Saturday, December 12, 2015

Hanukkah- Oil The Good Things

First the students enjoyed the story of the oil miraculously lasting for eight days.
Then they used 'real' clay to make their own small [oil] pitcher. 

Hopefully yours made it home. They were VERY delicate. It is truly miraculous that even one survived in the Beit Hamikdash.

Then we explored oil.
The students compared three very different types of oil, using their five sense.

The students like olive oil, but were most impressed by the "sesame noodle one".

Then we did a science experiment with the oils.

The students examined a vessel of water. The students discussed many of the properties of water, where it is found, and the many ways water is needed. Everyone enjoyed naming another living creature that needs water. "And for swimming lessons!" Michal added. "We NEED water for swimming lessons."

We looked at oil and discussed its properties. Everyone said it was important for cooking. "But I don't want the sesame noodle one in a cookie. That wouldn't taste right," Chaya pointed out. 

Each student got a cup with a small amount of oil. They selected a food coloring bottle and added 3 drops to their oil. 

The students gently stirred the color and oil.
Then it was time for the magic.
Using a pipette, the students dropped their solutions into the water. 


The colors slowly disperse, in a very beautiful way. 

We used the remaining oil and food dye to make art. They dripped the color onto sevivon shaped papers.

The squeezing is great for artistic fun, fine motor coordination, and muscular development in pincher fingers. 

We ended the day by eating oily bumuelos. Only the real Sephardi kids liked them. Many kids wouldn't try them and those who did threw them in the garbage after a bite. :(. 
I can teach many topics, but not taste. :)

Tuesday, December 1, 2015

Black Ice Fun

All grown ups are terrified by the prospect of driving on black ice.
But children love playing on it!
When I first realized there was ice on the playground, I worried about safety. But instead of forbidding the area, the children were cautioned so they had the opportunity to experience and learn.
First they were hesitant.

Then they loved it.
Then they fell.
No one cried from their fall because they were informed and prepared for the danger.

Monday, November 23, 2015

Parasha Plays

These parshiyot of Beresheit, recounting the stories of the avot and imaot, are very dramatic. I used to teach them as a dramatic performance, acting out different roles with small costume changes. Although the classes always learned and enjoyed, this year I switched it to hand puppets. Then I left a puppet theater and my puppets out for the students during free play. The results were amazing! They love performing the stories from the parasha. They prove their interest, retention, and love for Torah every time they reach for a puppet or sat raptly in the audience.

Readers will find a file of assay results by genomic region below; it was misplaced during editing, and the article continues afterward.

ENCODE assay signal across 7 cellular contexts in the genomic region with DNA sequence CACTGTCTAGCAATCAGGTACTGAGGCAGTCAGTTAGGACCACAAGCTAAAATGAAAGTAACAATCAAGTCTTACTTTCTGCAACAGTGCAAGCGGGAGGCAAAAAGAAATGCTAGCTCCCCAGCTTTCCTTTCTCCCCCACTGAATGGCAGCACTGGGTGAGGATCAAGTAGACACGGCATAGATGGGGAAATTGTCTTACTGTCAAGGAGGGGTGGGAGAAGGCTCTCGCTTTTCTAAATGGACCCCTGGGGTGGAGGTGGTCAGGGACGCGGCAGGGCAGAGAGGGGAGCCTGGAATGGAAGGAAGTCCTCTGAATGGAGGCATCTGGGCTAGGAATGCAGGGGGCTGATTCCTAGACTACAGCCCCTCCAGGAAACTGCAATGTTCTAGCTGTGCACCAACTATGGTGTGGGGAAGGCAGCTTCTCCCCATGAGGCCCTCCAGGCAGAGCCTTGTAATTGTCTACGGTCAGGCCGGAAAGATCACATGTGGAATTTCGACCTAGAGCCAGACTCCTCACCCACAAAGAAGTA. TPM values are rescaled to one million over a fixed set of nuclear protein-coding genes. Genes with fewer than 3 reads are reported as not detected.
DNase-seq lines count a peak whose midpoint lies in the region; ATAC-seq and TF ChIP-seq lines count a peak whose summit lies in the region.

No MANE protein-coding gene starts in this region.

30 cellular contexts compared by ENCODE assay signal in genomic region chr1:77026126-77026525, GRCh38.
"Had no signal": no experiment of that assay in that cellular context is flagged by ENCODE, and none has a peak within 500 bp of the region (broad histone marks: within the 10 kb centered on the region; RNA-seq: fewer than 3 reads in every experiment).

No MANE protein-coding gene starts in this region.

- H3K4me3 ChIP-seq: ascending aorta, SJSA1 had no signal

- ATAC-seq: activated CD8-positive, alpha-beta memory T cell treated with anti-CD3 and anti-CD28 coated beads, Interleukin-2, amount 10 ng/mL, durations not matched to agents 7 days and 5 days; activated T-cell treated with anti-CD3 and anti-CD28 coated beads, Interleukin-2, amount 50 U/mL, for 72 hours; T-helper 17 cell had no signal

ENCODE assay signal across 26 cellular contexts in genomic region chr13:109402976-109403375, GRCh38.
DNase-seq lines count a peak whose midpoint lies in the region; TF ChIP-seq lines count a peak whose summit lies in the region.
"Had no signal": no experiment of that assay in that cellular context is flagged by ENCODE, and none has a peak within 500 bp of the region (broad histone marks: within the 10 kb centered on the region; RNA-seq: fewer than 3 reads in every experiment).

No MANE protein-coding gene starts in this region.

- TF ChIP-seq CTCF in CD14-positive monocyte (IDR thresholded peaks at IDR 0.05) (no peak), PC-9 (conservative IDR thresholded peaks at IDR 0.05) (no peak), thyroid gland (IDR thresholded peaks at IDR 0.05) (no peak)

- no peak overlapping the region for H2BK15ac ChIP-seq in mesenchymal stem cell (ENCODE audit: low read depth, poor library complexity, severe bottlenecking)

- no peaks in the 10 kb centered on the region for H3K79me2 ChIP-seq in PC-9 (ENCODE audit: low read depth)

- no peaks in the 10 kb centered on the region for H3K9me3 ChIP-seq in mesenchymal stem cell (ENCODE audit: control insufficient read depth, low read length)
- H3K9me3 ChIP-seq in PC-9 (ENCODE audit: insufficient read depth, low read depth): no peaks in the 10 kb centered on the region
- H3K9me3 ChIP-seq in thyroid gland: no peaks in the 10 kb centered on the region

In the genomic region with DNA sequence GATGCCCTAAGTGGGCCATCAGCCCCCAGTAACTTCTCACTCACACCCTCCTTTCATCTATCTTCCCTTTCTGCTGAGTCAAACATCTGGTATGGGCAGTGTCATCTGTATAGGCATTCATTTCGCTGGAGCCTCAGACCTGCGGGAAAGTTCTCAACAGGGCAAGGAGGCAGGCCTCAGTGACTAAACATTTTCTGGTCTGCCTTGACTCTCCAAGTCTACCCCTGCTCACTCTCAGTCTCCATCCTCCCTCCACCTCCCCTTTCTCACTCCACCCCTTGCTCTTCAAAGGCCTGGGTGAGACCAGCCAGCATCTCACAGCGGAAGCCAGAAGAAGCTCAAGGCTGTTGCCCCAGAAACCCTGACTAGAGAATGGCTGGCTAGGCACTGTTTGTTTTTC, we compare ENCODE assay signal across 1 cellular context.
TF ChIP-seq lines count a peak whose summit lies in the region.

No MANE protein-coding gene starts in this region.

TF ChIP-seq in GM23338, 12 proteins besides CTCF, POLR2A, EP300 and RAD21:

This interest in puppets will be extended by sending home the same puppets for use at home as well as introducing another sort of puppet to the class. The new puppet will be highlighting social emotional growth.

We also explored sulam Yaakov, Jacob's ladder in many ways.
Here we took turns rolling a die and adding its number as popsicle stick rungs to the ladder. In this was we practiced many mathematical principles, like number recognition, counting, and one to one correspondence. 

Tuesday, November 10, 2015

Nail vs Screw

I find it irksome when people use the words 'screw' and 'nail' interchangeably. Apparently I am not the only one.
"Chana! It is called a 'nail'! That is not a screw!" Yochanan exploded. Chana was busy playing on the tap tap board and was confused by his outburst.
"I know because..." she started to explain.
"Yes they are the same," Yitzy argued back. "They are both for building things."
I decided it was time for me to explain this important distinction in hardware and construction.

 "Yitzy, you are right that both nails and screws are for building. But like Yochanan said, they are not the same. You keep making your beautiful work. I am going to borrow something from Mr. Brown to show you the difference."

 I returned with a handful of assorted nails and screws in different colors and sizes. I showed them the smoothness of a nail versus the inclined plain of a screw. I encouraged them to feel them and sort them.

The distinction between the two was clear to some, like Yochanan, but others struggled to sort based on that feature. They wanted to sort on size or color.

Some students tried to hammer in the screws. Everyone had fun comparing the two. I added giant plastic screws into the mix to make the comparison clearer.

During this play time we built a lot- including our vocabulary of building equipment.